Saturday, August 22, 2009

August is speeding to a close

It is hot and dry this "Garden Isle" that is Corfu. And it's not reflecting its nickname so much. The ground is dry and parched and cracked open.

Though of course beneath the hot sun, things are rushing to ripen and bolt. My poor parsley and basil are no more.

Tomatoes, are ready to be made into paste and aubergines and courgettes are overwhelming their growers with abundance. I rarely plant either of them, since we've had neighbors, as everyone always plant too many and is stunned when they have enough to feed the multitudes! I am assured of an armful from anyone of three neighbors, whenever I wish.

Figs are ripening and ready to pick.

It will be an excellent harvest and everyone (close enough for me to deliver it to by hand!!) can count on getting a jar of orange-fig and ginger jam for Christmas!!

There are not too many birds attacking the figs or else it's because we have so many of the little devils this year their attacks are almost unnoticeable.

Mostly though T and I were filled with a surge of panic as we realized that his trip to the U.S. this year would be September 15, with a return on the 30th.

This means in less than a month, he's gone and it's very possible that the first harvest of grapes will be ready just AFTER he leaves (instead of just before!!)

Not that we planned on a huge harvest this year, but still...

I spent several hours online trying to research all that we'd need to know to make our first batch of wine, as we have some wine making things friends have given us, but I know we'll need to pick up a few other important things from the local cava.

The good news is that almost all the Greeks make their own wine, so we should be able to get what we need without too much trouble.

Everything may work out perfectly if the weather stays this hot and dry, the grapes will ripen before T leaves and we'll be able to "start" our first batch of mushed up grapes to ferment. The big deal will be whether or not they are ripe enough before he leaves, or if while he's gone I will spend the 15 days of his absence, picking grapes and fighting off the wasps on my own to make our first vintage.

Stay tuned!!
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  1. Sounds like you live in a veritable Garden of Eden. The pictures are magnificent. The fruits look like they are photoshopped, that's how perfect they are. And the sun, my god, it is heavenly. I can't believe you get to make your own wine. No wonder the Greeks were such happy folks. They lived it up! I would love some of that preserve and some figs please ;) You are living the dream.....enjoy it! xoxoxox one of 365

  2. Thanks so much for the compliments! Sometimes it does seem like the Garden of Eden, it's just a little bit more work, I think.

    The grapes look nice in the pictures but if you note, they're all at different stages of ripening! (green, red, purple) This is not the best for wine, as we need them all approximately the same (purple!).

    This first year of wine making should be a bit baffling. But we'll figure it all out. I hope.

    I'd love to send you some of the fig jam, but US customs would just throw it away.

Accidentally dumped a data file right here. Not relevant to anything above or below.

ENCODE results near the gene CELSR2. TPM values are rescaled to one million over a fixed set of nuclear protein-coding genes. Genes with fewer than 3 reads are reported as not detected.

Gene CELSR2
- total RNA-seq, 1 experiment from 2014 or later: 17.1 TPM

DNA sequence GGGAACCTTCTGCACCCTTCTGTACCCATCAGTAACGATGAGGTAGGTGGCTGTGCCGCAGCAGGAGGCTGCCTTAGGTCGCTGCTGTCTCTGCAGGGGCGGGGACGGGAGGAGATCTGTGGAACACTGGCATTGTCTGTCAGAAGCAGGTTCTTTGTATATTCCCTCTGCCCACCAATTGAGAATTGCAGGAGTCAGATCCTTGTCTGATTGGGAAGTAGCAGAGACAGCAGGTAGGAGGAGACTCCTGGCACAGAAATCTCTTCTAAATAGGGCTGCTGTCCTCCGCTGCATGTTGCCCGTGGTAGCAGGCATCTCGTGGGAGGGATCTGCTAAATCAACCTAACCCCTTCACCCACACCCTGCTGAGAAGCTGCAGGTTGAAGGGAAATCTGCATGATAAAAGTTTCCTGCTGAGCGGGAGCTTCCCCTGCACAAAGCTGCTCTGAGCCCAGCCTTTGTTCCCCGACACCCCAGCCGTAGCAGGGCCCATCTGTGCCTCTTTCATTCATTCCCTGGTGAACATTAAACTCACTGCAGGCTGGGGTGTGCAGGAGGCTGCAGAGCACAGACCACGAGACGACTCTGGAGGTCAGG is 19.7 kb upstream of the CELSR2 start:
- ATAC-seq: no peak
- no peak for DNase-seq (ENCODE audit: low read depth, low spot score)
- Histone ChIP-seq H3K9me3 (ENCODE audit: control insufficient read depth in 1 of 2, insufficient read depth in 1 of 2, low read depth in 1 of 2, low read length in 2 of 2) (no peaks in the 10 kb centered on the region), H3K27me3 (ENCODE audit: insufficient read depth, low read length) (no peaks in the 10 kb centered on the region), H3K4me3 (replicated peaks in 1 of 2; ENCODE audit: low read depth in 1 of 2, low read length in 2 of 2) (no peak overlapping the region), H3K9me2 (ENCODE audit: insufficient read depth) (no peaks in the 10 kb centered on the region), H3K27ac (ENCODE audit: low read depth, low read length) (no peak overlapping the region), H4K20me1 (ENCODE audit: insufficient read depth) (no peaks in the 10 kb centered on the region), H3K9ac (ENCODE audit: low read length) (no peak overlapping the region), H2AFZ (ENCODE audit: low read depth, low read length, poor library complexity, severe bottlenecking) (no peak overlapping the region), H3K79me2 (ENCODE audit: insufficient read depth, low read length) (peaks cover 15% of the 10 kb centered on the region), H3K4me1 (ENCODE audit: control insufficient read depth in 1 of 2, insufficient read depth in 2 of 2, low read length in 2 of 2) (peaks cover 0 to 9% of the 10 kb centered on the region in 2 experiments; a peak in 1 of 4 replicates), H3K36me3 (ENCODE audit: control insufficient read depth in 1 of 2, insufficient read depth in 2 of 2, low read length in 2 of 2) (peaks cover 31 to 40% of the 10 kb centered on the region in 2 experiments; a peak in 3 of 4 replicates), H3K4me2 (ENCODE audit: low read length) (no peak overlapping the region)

Even if I hand carried it into the country with me it would never make it. As it's a homemade food item (agricultural), bringing it into the US from Europe means that it's "contaminated", and therefore "contraband" so it must be destroyed.

    Oh well.

  3. Yesterday we picked the first of this year's grapes also. Americana. In the first couple of years we were here we tried our hand at our own wine, but found the vines we inherited were much better as table grapes, and the wine much better if bought from people who know what they're doing. Still, we made a pretty neat stock of vinegar!

  4. I empathize with you and all of the work that it is to have all of this wonderful fresh food! I picked figs again today-for more fig marmalade. It will be my second batch. I love this's dreamy, we are living a dream. I'm so happy that you've found my blog so that we can share our dream.
    Regarding wine...good luck! I'm always the receiver of homemade wine...all of my neighbors make it. It's amazing!
    About U.S. customs...hmmmmmm.....I've brought my things in...
    olive oil, marmalade...etc. It's a risk I was willing to take to share with my family and it worked in my favor.
    Have a great week!!

  5. Hi Louise,

    We didn't inherit any vines, we bought wine producing grape vines in Zakynthos about three years ago.

    When we first planted them we were told we couldn't harvest them for two years. They have to grow and "strengthen" for about that long.

    However last year, just before the grapes ripened for our first harvest, we had an attack of spiders and it choked off all the grapes!

    So that's why we're pretty much running around in circles and sort of saying "duh" a lot more than usual this time around.

    (NEXT year we'll be better at it... However I HAVE made vinegar out of leftover wine and wow, is that great. I got the recipe from a book called Lost Arts by Lynn Alley and you are right it can be delicious!)

    Hi Cheryl!

    I guessed you'd made a batch of fig jam - I think almost EVERYONE in Greece currently is making something with the figs:)

    For sure this feels like the best of all possible worlds. In the for what it's worth department, I really do feel like I'm getting to live "happily ever after!"

    As for the US customs, ah they've got me a couple of times, so I have become warier in my old age... (and yes, OK, the last time we went back I put a couple of bottles of our olive oil - wrapped tightly in bubble wrap and stuffed in socks, back to family in the US.)



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